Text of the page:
Tuesday, 25 July 2017

Not The End!



Finally, the long summer holidays have arrived. Sadly, no one told the sun and it appears to have packed up its belongings and gone on a holiday of it's own leaving us with some rather lovely grey clouds that look (in the words of Miss. D) grumpy and which seek only to share their misery by weeping upon us at every available opportunity. I cannot tell a lie though, I was somewhat grateful to the grumpy clouds for getting sports day cancelled last Thursday; there's nothing quite so bad as having to endure an afternoon of non competitive sports. Well there is something worse and that is enduring your child's final day of primary school on just two hours sleep.


Yes, you read that right, two hours sleep. Me not being able to sleep is a real rarity. My head hits that pillow and I am gone, off to the land of nod (as my dad would say), but last Thursday night, or perhaps that should be Friday morning...anyway, not important, I just couldn't sleep, I felt so sad and worried for Miss.L. You see, Miss. L had spent quite a few weeks being quite sad about school saying she felt left out and, well I just kind of thought, she's her own worst enemy this is all in her head. That was until I dropped her at school for her BBQ and saw it for myself. The dynamics had changed, something the teacher had noticed on their weekend away. Miss. L decided there and then she wasn't going to go to the leavers do and seeing how hurt she was, I agreed. What is the point of going to something when you're not going to be comfortable. Anyway, long story short, I do not function well on two hours sleep, my peopling skills are absolute zero, possibly even in negative figures. Frankly, I do not want to see people, speak to people or be around people, hence by the afternoon and all the drama of leaving primary school, I was done and pretty much managed to offend every single person in the entire world. I should probably be locked in a padded cell when exhausted and just left to try and catch up.


And whilst we're on the subject, what on earth is the big deal about leaving primary school? I'm sorry, I just cannot get on board with all of this. A leavers service or assembly is lovely, but do you really need a limo and a big organised event on the last day? I'm fairly certain the world has gone a little bonkers crazy and we are raising a generation of children who are going to expect cheering, bunting, singing and dancing every single time something significant happens in their lives.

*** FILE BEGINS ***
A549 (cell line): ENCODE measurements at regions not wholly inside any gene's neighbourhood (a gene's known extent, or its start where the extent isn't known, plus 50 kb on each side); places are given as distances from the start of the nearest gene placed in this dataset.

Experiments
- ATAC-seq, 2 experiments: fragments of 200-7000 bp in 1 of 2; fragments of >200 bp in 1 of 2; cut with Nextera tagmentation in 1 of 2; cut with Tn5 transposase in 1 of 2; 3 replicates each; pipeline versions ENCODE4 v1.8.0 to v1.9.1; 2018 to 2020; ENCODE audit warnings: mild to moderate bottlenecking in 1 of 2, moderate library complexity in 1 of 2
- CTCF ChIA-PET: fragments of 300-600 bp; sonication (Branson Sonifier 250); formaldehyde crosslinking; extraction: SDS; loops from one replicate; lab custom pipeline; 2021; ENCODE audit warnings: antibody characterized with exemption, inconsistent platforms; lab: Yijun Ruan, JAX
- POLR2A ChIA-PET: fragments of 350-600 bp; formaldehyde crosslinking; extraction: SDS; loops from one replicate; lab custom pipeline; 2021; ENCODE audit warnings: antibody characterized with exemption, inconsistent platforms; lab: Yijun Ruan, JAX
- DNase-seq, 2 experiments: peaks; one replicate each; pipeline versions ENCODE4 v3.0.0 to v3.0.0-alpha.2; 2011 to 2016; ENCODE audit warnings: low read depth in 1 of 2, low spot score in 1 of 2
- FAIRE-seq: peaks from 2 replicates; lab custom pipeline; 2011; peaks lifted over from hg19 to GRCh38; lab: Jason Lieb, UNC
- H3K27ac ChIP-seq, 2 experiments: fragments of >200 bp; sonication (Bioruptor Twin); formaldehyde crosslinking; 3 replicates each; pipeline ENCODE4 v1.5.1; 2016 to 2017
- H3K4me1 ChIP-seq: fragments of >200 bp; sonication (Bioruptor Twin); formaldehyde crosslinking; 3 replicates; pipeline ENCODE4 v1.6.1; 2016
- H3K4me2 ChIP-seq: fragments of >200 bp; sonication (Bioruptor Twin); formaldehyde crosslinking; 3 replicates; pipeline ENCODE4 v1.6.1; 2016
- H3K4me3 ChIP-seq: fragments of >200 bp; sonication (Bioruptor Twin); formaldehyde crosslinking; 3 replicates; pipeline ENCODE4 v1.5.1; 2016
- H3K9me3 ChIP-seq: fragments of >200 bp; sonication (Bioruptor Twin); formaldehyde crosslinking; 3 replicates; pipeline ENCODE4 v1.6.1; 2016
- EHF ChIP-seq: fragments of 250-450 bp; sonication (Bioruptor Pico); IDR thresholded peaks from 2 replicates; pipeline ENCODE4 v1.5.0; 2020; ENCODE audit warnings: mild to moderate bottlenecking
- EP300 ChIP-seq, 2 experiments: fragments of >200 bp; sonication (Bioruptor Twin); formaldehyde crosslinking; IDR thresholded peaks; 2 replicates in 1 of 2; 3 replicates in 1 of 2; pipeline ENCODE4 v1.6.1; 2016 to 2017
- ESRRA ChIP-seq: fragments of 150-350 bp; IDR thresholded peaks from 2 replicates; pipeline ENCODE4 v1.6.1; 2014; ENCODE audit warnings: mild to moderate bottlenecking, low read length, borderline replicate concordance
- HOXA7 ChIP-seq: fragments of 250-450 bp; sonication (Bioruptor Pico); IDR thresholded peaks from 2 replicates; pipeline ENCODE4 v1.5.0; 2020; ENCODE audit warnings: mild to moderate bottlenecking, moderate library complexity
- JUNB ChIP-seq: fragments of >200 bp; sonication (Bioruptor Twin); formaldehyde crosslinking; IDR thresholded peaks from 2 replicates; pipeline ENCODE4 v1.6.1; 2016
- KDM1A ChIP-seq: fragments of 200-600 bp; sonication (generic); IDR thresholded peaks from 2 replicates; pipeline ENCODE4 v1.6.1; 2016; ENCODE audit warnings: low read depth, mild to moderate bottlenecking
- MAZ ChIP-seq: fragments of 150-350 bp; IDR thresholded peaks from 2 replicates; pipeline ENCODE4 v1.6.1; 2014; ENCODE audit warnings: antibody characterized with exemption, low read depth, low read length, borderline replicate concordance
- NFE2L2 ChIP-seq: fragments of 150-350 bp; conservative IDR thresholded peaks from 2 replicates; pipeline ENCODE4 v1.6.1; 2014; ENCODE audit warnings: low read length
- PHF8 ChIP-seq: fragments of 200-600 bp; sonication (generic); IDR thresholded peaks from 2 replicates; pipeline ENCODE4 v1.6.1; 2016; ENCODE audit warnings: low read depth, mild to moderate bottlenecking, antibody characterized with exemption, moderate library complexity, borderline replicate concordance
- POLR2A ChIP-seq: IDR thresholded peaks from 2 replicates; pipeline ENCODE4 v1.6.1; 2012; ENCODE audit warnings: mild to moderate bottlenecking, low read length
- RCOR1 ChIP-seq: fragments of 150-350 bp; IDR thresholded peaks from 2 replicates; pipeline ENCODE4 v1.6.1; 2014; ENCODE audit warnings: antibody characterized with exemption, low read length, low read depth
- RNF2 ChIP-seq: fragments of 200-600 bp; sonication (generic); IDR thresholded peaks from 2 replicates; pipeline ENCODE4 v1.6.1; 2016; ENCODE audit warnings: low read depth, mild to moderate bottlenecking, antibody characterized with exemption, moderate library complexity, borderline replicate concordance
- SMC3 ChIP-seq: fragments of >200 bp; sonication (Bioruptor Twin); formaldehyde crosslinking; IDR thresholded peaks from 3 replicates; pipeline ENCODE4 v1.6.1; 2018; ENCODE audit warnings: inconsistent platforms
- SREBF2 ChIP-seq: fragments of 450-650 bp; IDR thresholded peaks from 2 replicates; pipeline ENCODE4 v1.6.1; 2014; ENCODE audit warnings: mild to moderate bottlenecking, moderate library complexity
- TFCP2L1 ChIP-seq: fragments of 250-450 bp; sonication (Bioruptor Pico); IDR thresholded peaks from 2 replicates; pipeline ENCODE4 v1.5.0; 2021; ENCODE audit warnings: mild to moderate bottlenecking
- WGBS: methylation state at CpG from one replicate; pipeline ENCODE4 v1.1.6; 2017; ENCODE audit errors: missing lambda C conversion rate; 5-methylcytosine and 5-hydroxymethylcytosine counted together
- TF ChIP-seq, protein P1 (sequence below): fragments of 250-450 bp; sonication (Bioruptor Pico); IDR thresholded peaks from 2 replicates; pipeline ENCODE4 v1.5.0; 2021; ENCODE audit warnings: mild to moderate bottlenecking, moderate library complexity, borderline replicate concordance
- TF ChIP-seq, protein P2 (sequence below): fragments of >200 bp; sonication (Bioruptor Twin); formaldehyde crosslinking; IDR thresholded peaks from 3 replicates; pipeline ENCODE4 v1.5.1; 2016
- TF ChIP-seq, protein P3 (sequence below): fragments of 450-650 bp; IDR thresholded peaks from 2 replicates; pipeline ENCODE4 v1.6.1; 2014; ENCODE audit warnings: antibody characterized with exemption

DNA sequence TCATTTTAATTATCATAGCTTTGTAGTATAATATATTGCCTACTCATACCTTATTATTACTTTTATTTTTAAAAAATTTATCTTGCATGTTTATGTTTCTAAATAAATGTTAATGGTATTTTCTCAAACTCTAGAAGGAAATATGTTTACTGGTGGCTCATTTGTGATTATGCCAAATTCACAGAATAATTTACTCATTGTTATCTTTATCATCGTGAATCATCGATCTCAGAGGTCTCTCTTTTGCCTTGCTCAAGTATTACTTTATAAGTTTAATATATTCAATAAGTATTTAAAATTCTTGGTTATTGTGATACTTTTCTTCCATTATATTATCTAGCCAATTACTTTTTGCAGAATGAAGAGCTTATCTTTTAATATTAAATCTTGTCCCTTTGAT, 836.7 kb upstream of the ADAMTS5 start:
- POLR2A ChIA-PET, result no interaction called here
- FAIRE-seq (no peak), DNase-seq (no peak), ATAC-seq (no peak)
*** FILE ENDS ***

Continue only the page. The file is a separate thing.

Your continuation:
Woo hoo! You got a bus on your own...get the confetti out!
We live in an age where nursery schools hold 'graduation ceremonies' and primary schools have bloody proms (or the like). Parents go to these events and vow to one another, 'Ooh yes we'll stay in touch and of course the kids will remain friends'. No they won't! They may remain in contact via social media, but for most of them, that is as far as it will go. By the end of their first week at secondary school they will have moved on and made new friends; by the end of the first year, it's unlikely they will have spent much, if any time with their old cohorts. As for the mummies...unless you have forged a deep and meaningful friendship, beyond gossiping at the school gate (we all do it), you are very much out of the picture. You will not make new mummy friends at your child's secondary school, because that is just not cool at all! I'm all for having a wee celebration, something quiet and understated; it is after all the end of a chapter, but it isn't as big as people are making it out to be, our kids still have at least five years of school ahead of them.

When they reach the end of secondary school they will have their 'real' prom. The one that actually means something, the one that celebrates the achievements they've made throughout their school career. I confess this has taken a while to adjust to. When I was growing up proms were things seen only in American films and TV series', but I get how significant they are for sixteen year olds. They are leaving education as they know it, some will remain and do 'A' Levels at school, others will go to college, and others may choose an apprenticeship, but for all of them it is a time of huge change. They are becoming adults, the world will treat them differently and have different expectations of them; the world will not pat them on the back and celebrate their achievements, it will just expect them to get on with the job in hand, whatever challenges they may face, good day or bad day. So for our Year 11's, prom and all the fuss that goes with it is a celebration of the progress they've made and the journey into adulthood that lies ahead of them. It is hugely important and hugely significant and quite frankly, given the pressure on them to achieve the best possible grades and the endless testing, they have well and truly earned their prom.




Miss. L has left primary now. She didn't go to her leavers do. She never wanted to anyway. People said she would regret it, but the truth is, she won't. Her sister left the same school some years ago and has never looked back, in fact she really doesn't like having to return to it. Not because she didn't enjoy her time there, she's just made new friends and well, grew up and moved on. When I speak to other people, no one seems to really remember their primary school days. I liked primary, but I too never looked back, and my significant school memories are those from my secondary school days. For now, we are going to enjoy our summer holidays (I'm hopeful the sun will return) and look forward to the making of new friends and new memories next school year.